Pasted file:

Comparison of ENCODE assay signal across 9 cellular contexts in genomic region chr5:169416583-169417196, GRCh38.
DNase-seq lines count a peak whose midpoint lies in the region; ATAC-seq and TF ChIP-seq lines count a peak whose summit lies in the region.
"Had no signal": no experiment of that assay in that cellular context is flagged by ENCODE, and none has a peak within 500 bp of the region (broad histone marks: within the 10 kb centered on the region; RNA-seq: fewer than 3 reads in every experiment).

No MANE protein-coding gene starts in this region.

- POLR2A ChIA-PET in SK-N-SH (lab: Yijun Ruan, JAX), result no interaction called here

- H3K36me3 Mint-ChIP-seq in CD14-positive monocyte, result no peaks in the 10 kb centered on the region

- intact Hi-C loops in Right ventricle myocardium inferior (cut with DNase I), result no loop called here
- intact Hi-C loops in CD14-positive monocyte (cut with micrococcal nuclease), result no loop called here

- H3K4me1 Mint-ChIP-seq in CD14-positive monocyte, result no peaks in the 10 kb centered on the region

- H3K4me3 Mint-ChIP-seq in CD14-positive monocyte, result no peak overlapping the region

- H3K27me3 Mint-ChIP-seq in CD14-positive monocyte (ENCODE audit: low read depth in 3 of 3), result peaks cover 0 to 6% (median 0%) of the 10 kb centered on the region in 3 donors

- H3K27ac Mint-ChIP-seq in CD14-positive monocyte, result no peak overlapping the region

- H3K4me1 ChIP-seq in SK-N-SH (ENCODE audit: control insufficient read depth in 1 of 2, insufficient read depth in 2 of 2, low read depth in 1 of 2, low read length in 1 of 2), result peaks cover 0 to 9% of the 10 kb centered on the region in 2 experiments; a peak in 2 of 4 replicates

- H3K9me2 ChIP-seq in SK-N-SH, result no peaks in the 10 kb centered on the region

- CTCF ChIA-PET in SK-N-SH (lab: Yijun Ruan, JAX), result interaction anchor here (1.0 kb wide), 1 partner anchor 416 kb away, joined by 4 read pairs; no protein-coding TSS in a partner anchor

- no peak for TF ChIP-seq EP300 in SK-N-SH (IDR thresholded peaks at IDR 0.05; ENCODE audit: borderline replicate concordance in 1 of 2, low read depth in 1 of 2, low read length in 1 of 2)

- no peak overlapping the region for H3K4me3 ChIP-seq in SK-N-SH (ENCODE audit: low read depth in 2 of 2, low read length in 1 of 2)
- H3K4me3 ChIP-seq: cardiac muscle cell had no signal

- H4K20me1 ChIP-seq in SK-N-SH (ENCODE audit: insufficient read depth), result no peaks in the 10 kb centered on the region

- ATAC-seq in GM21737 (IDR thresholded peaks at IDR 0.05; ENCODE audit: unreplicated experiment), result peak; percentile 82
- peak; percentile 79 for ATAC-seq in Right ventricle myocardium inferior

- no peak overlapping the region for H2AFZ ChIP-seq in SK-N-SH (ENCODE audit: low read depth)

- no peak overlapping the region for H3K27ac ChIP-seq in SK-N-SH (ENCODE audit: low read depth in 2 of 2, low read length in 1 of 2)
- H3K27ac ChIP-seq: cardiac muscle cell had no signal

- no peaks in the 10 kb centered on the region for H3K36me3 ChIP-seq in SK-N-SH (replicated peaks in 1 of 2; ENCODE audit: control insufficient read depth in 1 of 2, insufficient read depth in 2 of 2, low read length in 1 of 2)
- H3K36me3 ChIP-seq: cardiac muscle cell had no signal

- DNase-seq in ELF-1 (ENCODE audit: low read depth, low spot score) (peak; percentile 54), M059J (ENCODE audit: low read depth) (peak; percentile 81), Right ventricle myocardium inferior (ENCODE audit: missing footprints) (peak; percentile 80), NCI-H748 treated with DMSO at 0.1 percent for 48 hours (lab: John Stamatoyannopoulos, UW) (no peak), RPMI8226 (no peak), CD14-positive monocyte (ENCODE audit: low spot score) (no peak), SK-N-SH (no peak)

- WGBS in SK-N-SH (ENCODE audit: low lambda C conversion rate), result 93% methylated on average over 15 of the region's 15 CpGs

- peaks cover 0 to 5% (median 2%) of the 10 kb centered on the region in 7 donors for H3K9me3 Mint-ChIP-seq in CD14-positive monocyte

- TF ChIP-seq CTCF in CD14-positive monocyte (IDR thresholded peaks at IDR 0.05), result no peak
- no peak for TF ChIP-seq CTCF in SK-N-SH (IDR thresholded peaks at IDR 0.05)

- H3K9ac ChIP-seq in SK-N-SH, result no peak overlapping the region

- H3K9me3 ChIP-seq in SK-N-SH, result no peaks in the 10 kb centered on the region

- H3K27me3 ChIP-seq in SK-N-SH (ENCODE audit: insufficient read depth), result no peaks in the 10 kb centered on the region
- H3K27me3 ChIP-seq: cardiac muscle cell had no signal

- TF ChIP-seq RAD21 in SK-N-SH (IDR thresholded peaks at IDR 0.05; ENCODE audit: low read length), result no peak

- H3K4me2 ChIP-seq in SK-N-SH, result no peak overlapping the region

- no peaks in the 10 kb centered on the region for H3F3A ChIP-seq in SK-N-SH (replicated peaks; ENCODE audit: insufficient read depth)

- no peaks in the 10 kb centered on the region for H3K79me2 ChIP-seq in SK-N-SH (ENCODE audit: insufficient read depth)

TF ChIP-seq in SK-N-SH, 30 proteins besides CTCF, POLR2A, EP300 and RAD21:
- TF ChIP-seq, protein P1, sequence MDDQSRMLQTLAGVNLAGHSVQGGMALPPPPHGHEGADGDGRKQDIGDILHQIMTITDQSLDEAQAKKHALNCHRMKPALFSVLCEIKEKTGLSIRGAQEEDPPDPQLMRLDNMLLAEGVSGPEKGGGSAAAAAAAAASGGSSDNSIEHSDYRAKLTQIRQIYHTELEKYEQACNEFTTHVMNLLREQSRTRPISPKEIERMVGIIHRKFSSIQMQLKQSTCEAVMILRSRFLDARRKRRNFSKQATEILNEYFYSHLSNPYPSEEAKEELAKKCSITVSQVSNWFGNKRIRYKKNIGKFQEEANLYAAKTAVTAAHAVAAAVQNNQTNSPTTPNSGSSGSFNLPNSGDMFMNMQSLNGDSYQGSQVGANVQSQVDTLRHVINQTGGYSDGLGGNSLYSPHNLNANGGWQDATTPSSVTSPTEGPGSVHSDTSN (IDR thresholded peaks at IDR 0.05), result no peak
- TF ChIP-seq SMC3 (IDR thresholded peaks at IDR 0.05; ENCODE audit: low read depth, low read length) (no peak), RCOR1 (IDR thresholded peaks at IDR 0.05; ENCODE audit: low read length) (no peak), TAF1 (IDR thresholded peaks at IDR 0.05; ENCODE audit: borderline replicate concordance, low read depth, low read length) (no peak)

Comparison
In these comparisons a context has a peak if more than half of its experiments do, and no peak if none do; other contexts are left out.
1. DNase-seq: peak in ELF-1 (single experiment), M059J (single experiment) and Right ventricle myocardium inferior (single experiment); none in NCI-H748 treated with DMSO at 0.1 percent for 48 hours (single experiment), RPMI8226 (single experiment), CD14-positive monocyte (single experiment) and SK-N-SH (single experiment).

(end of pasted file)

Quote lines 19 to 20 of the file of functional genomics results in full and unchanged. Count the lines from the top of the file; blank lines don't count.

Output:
- H4K20me1 ChIP-seq in SK-N-SH (ENCODE audit: insufficient read depth), result no peaks in the 10 kb centered on the region

- ATAC-seq in GM21737 (IDR thresholded peaks at IDR 0.05; ENCODE audit: unreplicated experiment), result peak; percentile 82